Enterprise Mobile Device VPN Requirements
Virtual private network (VPN) refers to the secure connectivity between a mobile device and a VPN gateway or server installed within the corporate network. When a VPN tunnel is established between a device and the VPN gateway, all communication over that tunnel is encrypted. This encryption provides security for data being exchanged between the device and the corporate network.
Hackers can snoop on data that isn’t encrypted as it’s on its way to the device. For example, it’s possible for a hacker at a café to snoop on unencrypted data being received on another person’s device. This is why you want end users to connect via VPN when they’re accessing corporate data in public places.
You may have used a VPN to connect to your corporate network from your PC at home. Similar technology is available for several mobile devices. A VPN connection encrypts the data communication from and to the device, thereby making it impossible for hackers to intercept and steal the data being exchanged.
So, the most critical requirement of data encryption is to enforce VPN access as a compliance requirement. If you are an IT administrator, that means enforcing VPN for all mobile device users to connect to their work e-mail or other applications. Most VPN vendors like Cisco and Juniper have VPN solutions available for some or all device types.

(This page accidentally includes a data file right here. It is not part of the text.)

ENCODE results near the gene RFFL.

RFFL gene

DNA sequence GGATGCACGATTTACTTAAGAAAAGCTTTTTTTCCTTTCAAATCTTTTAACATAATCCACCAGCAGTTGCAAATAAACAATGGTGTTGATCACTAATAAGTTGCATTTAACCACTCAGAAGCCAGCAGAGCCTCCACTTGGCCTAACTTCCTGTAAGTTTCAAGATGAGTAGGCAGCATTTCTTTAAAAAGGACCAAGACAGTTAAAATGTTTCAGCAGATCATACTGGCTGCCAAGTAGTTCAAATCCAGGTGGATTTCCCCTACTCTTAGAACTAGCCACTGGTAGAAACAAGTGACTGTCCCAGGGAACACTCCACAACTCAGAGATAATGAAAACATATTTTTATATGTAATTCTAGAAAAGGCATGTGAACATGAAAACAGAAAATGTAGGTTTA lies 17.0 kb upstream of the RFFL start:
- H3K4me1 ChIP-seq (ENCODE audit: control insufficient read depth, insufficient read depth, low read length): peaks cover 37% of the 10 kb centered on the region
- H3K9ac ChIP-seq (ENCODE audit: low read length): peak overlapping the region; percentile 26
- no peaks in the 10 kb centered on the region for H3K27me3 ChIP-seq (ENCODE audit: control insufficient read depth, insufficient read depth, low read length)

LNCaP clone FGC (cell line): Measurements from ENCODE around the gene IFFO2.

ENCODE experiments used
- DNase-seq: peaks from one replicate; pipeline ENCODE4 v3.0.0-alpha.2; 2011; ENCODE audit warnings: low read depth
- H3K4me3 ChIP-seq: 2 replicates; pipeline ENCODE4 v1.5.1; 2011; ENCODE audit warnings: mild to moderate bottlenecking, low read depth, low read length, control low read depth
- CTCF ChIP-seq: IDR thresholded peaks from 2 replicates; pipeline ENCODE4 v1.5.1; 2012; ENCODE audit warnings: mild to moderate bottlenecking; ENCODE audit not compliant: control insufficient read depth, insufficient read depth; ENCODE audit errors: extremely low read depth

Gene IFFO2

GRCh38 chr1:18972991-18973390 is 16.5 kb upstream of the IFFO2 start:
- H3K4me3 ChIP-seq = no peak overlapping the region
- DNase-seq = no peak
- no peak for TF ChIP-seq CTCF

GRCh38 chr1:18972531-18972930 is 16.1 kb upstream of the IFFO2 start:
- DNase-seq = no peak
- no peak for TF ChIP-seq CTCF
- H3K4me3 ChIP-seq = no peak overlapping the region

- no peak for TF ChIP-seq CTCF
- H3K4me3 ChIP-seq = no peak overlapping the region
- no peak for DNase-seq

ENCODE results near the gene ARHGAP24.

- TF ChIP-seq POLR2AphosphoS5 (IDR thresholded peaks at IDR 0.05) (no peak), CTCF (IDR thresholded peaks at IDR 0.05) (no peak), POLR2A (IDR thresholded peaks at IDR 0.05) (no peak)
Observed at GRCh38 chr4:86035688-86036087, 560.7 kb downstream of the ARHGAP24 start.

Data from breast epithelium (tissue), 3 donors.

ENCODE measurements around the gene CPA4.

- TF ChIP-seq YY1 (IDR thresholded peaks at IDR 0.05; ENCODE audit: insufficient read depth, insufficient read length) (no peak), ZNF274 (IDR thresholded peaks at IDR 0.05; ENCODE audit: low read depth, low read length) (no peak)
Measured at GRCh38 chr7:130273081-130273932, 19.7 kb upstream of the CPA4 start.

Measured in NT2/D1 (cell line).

Enforcing VPN on mobile devices requires you to have a VPN server or gateway installed in your network. The devices need to connect to the server when setting up the VPN tunnel.
Here are the VPN policies you may want to enforce on mobile devices:
Allow users to check corporate e-mail, browse intranet pages, and/or use client-server applications.
Enforce strong authentication on the devices, including one or more of the following types:
Username and password
One-time password (passwords expire after just a single use)
Manage a single set of policies to set consistent VPN policies for not just mobile devices, but also Windows and Mac computers.
Certificate-based authentication and one-time password authentication require you to deploy certificates to mobile devices as well as set up infrastructure to configure the one-time password server in-house. Be sure to look up the vendor documentation for deployment guides and instructions.
Finally, VPN — or, in general, secure connectivity from mobile devices to the corporate network — may differ from corporate devices to personal devices. For example, BlackBerry devices maintain a secure connection to the BlackBerry Enterprise Server that is typically installed within a corporate network, which saves you from needing a VPN. For all other mobile device types, you’re better off requiring and enforcing a strong VPN policy.